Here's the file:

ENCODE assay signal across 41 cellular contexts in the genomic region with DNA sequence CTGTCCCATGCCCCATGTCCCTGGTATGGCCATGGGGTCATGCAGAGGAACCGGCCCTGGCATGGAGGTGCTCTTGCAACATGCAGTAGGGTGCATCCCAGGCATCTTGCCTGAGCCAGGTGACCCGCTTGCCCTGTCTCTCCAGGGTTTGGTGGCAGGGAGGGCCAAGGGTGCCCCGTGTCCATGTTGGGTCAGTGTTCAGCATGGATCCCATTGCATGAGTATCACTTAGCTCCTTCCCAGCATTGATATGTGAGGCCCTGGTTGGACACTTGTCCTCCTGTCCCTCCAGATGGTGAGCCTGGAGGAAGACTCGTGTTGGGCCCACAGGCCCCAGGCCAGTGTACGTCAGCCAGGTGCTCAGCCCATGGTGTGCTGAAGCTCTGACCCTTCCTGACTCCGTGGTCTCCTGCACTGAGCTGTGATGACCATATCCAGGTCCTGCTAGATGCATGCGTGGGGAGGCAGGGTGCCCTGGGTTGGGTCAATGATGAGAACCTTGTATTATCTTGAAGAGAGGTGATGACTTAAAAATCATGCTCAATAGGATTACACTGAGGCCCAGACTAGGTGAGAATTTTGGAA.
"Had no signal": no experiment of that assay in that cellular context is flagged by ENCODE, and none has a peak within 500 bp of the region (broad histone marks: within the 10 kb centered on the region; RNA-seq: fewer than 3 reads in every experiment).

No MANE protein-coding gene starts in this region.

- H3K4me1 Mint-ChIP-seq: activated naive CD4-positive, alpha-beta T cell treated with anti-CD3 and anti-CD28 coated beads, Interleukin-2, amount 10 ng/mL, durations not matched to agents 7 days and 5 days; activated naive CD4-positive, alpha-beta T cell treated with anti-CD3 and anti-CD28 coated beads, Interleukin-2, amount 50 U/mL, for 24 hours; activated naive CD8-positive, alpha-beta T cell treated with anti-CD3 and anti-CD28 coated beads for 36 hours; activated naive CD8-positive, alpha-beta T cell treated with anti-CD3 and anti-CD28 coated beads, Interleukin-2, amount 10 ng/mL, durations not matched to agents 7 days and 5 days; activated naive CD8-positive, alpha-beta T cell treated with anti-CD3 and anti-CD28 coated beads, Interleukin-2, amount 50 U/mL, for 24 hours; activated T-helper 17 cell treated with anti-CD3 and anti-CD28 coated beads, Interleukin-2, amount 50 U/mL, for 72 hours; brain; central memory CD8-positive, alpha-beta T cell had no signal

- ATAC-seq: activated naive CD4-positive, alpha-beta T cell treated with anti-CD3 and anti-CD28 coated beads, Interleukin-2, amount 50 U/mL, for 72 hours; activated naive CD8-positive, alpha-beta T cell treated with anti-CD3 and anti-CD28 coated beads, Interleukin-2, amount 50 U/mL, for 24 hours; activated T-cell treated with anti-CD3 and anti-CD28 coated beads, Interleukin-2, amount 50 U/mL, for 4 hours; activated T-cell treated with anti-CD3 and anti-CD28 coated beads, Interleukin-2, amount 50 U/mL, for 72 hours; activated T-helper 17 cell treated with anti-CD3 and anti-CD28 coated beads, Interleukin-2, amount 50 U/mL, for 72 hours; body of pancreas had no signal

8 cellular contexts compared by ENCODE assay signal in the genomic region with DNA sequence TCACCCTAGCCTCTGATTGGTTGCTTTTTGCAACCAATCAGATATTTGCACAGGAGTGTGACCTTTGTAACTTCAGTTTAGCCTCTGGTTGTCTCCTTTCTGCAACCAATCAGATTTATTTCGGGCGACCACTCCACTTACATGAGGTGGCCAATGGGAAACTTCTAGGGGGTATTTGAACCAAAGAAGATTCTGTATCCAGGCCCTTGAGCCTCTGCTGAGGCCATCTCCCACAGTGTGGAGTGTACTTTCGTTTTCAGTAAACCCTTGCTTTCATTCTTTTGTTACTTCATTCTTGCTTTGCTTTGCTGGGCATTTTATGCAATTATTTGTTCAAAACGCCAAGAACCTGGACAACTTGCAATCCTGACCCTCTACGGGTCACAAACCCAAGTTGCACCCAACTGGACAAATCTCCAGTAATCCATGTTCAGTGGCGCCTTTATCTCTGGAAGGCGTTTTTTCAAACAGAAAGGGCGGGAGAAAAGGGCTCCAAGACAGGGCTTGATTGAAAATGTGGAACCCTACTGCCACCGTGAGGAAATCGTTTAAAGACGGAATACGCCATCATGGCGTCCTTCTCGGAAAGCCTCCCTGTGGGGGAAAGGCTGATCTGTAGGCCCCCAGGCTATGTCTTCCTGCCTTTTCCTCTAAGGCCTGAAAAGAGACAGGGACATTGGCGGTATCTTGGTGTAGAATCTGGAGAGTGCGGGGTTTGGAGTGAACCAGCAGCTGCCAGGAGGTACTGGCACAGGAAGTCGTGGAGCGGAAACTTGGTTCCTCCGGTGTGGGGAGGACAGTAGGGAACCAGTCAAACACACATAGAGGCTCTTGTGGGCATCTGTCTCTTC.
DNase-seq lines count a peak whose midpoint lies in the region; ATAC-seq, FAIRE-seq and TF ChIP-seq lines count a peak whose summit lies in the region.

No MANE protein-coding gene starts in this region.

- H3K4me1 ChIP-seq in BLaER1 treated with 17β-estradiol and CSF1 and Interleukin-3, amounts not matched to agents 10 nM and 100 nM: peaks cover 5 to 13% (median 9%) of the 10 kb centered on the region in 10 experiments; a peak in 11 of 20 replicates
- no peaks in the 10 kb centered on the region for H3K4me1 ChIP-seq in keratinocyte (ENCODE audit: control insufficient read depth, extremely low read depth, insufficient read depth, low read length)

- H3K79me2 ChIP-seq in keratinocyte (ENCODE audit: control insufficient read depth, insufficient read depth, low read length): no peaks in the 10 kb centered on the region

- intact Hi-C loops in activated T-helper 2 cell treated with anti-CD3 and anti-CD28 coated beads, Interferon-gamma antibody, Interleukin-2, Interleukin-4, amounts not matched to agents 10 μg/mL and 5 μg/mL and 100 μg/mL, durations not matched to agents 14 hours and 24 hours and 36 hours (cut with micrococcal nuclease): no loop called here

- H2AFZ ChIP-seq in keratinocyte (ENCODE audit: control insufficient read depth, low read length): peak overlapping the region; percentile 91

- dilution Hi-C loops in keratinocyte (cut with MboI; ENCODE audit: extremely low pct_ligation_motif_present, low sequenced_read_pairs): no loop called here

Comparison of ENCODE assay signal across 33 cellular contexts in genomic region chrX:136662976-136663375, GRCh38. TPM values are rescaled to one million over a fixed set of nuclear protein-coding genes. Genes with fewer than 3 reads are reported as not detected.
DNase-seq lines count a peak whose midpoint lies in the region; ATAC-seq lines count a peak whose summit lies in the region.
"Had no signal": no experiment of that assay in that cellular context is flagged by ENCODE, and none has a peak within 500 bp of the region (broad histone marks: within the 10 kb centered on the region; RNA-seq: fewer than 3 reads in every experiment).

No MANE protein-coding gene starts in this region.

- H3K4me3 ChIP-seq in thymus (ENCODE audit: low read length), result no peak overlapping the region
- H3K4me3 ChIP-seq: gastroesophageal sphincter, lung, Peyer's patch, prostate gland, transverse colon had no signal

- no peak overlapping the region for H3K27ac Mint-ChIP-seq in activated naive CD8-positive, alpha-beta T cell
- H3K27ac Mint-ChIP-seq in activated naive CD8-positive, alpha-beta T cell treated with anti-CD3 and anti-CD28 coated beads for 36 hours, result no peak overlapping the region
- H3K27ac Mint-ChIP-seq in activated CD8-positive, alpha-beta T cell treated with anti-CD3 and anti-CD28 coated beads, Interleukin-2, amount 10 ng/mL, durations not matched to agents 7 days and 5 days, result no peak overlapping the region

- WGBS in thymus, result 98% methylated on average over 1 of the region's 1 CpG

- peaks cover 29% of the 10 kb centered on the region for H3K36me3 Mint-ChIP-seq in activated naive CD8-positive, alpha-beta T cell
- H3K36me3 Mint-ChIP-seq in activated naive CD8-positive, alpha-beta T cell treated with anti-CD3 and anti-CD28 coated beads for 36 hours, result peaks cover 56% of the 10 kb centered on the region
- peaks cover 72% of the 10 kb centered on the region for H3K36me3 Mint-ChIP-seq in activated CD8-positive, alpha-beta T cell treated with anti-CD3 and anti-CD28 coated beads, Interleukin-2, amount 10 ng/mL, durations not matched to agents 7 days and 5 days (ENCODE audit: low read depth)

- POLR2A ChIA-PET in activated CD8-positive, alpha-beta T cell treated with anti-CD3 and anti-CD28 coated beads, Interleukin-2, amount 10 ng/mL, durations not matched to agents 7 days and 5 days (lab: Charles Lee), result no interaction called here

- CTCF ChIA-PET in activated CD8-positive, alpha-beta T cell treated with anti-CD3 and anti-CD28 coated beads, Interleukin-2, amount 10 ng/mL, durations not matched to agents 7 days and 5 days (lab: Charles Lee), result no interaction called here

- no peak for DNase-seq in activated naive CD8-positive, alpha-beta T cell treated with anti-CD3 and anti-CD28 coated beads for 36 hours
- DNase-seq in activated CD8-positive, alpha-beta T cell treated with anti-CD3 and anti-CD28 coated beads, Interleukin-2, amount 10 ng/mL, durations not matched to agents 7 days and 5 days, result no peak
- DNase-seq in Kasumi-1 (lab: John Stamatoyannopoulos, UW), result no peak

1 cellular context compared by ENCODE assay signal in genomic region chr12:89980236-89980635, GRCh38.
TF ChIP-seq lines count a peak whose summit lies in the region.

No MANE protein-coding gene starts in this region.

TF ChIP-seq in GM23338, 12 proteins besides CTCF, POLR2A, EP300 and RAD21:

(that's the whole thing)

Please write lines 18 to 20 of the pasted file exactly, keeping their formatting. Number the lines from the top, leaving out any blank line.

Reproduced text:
No MANE protein-coding gene starts in this region.

- H3K4me3 ChIP-seq in thymus (ENCODE audit: low read length), result no peak overlapping the region
- H3K4me3 ChIP-seq: gastroesophageal sphincter, lung, Peyer's patch, prostate gland, transverse colon had no signal